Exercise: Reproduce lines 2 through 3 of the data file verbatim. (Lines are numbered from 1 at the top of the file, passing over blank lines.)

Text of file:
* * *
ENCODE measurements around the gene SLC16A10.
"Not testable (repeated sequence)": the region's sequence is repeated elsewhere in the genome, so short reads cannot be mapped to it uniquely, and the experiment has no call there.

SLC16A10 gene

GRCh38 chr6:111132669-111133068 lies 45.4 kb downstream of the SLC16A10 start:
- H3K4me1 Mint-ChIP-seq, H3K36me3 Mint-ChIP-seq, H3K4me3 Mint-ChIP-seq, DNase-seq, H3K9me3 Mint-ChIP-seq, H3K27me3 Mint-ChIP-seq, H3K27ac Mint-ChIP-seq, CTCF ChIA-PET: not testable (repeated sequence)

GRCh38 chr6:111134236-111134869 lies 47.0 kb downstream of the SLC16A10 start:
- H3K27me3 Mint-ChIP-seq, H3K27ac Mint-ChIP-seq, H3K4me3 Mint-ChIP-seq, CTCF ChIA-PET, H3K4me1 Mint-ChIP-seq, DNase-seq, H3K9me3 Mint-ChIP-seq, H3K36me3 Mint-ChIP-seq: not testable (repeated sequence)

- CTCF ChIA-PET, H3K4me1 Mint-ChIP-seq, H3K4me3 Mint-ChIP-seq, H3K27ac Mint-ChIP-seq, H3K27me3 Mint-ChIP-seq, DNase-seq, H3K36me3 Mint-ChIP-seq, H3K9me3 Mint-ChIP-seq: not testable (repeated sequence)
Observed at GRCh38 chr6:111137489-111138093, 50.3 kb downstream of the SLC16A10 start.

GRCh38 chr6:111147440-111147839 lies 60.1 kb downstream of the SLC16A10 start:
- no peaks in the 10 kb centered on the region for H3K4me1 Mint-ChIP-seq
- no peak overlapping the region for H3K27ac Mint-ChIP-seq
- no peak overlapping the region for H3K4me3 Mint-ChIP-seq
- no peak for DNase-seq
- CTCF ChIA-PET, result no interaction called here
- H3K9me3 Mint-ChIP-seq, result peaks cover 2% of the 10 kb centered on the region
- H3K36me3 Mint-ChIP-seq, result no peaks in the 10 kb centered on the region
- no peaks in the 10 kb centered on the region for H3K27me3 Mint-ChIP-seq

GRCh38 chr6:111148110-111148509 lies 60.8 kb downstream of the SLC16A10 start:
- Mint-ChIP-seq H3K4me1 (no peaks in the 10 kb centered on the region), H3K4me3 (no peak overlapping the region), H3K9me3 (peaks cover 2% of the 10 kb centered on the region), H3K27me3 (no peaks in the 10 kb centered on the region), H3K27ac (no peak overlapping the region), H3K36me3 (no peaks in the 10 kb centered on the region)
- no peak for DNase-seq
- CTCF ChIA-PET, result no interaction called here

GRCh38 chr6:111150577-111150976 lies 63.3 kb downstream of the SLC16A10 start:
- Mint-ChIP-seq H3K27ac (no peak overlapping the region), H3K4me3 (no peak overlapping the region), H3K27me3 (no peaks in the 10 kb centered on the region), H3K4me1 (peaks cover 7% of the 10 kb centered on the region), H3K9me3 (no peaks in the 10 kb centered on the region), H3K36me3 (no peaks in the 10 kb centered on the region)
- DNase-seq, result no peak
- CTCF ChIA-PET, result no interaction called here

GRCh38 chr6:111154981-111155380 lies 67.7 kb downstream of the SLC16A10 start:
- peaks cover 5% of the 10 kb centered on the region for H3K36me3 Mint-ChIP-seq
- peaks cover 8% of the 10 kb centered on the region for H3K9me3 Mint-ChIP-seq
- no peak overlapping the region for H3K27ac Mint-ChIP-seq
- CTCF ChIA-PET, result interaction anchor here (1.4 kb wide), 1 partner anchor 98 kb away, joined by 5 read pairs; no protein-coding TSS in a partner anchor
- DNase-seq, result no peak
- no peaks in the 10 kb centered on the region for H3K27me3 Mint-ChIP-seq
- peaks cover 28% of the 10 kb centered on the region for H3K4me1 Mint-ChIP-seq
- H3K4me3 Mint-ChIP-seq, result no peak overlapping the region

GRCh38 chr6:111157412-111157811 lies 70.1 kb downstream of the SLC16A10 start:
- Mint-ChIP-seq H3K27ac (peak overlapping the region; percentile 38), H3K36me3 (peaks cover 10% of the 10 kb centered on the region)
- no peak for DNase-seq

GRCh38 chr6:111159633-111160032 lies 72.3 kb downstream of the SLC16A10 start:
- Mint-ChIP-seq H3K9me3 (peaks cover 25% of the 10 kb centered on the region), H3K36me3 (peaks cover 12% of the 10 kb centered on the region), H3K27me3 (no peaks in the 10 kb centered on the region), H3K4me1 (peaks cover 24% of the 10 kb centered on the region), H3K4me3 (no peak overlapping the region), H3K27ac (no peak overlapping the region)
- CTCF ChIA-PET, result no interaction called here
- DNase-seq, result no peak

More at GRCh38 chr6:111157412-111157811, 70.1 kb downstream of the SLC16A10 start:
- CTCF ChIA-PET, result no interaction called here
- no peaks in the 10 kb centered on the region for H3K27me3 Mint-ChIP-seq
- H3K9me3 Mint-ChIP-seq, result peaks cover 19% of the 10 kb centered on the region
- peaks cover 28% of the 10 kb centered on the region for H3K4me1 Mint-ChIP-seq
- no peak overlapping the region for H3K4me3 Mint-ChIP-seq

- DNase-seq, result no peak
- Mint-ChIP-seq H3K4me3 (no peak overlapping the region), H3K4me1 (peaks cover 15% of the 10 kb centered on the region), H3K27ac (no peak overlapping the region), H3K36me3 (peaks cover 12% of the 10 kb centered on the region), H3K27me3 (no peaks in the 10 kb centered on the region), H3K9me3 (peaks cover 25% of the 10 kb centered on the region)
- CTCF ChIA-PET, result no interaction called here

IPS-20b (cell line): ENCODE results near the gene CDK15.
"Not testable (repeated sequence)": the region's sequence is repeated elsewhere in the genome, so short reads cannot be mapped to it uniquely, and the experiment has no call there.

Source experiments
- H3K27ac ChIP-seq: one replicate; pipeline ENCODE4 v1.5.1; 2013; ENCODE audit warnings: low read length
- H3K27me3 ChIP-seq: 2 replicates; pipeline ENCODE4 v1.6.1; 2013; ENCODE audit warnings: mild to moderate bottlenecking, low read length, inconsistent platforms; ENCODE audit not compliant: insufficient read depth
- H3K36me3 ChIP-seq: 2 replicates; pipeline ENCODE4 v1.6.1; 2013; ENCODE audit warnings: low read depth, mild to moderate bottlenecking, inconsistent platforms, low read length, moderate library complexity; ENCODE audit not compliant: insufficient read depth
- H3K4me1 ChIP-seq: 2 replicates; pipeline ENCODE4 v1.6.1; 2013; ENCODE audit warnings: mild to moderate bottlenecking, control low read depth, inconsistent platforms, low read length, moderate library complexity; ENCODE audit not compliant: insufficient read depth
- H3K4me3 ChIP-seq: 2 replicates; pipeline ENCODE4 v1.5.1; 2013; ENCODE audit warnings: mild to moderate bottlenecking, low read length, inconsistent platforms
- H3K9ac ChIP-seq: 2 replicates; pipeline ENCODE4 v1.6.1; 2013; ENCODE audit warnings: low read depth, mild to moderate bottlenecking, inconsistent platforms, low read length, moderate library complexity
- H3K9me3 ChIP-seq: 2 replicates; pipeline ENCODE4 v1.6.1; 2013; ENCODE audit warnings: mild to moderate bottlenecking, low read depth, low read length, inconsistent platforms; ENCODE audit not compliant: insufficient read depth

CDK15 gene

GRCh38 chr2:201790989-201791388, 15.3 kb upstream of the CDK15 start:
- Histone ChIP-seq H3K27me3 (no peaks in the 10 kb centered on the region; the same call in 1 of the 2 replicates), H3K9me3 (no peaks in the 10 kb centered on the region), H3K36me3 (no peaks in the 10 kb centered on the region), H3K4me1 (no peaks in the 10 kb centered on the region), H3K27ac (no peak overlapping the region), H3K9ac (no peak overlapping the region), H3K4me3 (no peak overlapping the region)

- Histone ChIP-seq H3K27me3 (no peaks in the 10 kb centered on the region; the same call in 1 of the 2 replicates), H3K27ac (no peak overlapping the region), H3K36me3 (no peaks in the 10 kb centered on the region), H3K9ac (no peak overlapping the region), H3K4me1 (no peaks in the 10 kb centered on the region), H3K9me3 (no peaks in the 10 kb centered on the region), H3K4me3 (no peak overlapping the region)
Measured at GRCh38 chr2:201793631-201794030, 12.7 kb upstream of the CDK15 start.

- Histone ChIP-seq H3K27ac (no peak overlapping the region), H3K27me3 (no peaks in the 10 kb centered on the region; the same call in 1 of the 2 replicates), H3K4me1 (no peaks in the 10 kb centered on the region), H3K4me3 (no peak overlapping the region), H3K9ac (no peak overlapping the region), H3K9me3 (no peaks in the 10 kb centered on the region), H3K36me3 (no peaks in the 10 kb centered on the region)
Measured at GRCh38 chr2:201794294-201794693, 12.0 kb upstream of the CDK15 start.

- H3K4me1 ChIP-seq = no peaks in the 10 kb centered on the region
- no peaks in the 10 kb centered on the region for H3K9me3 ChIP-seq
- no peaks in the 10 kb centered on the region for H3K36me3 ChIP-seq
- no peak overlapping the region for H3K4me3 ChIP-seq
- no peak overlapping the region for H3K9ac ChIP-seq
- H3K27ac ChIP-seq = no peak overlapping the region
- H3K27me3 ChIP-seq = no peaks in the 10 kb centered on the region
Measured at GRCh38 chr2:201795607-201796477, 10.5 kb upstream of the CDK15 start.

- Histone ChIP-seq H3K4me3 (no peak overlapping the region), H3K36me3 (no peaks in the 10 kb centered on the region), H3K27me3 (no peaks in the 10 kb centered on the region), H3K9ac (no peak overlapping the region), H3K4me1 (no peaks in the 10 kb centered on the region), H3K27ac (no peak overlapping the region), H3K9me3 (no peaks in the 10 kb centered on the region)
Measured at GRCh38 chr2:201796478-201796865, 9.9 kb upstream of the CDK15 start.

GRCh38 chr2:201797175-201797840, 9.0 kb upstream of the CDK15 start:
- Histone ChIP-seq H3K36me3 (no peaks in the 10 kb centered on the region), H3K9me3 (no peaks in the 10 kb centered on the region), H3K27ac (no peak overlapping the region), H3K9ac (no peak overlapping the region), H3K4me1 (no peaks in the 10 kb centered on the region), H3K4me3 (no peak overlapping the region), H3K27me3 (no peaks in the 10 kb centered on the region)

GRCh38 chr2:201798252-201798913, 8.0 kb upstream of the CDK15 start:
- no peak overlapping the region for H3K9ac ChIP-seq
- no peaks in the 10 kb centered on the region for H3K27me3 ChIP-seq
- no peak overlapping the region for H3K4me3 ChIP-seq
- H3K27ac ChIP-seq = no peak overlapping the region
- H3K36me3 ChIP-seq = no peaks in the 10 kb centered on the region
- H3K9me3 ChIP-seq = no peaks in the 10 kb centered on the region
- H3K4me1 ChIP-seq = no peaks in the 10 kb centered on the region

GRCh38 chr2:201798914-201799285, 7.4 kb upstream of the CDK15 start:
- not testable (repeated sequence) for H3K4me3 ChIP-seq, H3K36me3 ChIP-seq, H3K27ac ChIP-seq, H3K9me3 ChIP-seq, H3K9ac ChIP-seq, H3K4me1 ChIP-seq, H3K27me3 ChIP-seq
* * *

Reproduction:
"Not testable (repeated sequence)": the region's sequence is repeated elsewhere in the genome, so short reads cannot be mapped to it uniquely, and the experiment has no call there.

SLC16A10 gene